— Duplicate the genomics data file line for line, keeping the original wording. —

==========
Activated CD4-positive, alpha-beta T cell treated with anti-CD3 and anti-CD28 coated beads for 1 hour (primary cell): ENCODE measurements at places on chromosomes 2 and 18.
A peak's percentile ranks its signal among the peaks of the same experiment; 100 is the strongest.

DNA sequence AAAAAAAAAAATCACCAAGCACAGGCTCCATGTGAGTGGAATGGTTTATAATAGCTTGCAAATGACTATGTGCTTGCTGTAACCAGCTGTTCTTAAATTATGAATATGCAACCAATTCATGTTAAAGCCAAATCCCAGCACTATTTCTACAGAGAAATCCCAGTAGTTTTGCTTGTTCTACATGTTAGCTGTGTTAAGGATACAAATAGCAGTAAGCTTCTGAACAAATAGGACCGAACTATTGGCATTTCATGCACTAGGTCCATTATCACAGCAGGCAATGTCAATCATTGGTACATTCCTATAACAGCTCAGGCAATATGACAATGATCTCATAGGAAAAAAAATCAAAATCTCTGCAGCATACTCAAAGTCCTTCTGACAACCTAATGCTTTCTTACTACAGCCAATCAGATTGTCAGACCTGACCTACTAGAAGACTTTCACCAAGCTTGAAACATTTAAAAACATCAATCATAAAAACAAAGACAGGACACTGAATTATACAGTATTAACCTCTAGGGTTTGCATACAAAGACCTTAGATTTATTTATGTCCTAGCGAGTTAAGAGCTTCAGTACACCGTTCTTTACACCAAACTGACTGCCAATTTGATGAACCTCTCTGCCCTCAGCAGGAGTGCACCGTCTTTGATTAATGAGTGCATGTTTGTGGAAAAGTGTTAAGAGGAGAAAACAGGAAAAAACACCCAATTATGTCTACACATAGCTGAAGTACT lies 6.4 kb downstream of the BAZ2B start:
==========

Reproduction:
Activated CD4-positive, alpha-beta T cell treated with anti-CD3 and anti-CD28 coated beads for 1 hour (primary cell): ENCODE measurements at places on chromosomes 2 and 18.
A peak's percentile ranks its signal among the peaks of the same experiment; 100 is the strongest.

DNA sequence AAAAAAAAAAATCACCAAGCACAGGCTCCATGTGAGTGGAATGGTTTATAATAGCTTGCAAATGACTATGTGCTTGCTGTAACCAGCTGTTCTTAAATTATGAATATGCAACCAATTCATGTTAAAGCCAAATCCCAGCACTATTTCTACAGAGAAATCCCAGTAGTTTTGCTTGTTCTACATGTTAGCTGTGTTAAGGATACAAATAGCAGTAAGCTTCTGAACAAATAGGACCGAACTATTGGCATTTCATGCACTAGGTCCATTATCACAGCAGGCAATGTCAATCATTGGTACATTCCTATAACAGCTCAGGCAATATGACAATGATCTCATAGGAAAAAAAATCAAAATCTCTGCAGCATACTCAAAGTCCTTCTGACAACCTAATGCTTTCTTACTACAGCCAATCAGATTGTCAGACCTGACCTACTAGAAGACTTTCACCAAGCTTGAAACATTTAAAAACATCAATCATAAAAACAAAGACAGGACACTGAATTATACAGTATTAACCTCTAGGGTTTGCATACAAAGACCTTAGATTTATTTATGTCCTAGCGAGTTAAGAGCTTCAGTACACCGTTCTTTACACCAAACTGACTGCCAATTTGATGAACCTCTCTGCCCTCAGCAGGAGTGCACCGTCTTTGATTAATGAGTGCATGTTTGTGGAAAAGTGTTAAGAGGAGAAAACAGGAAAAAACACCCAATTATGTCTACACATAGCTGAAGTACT lies 6.4 kb downstream of the BAZ2B start: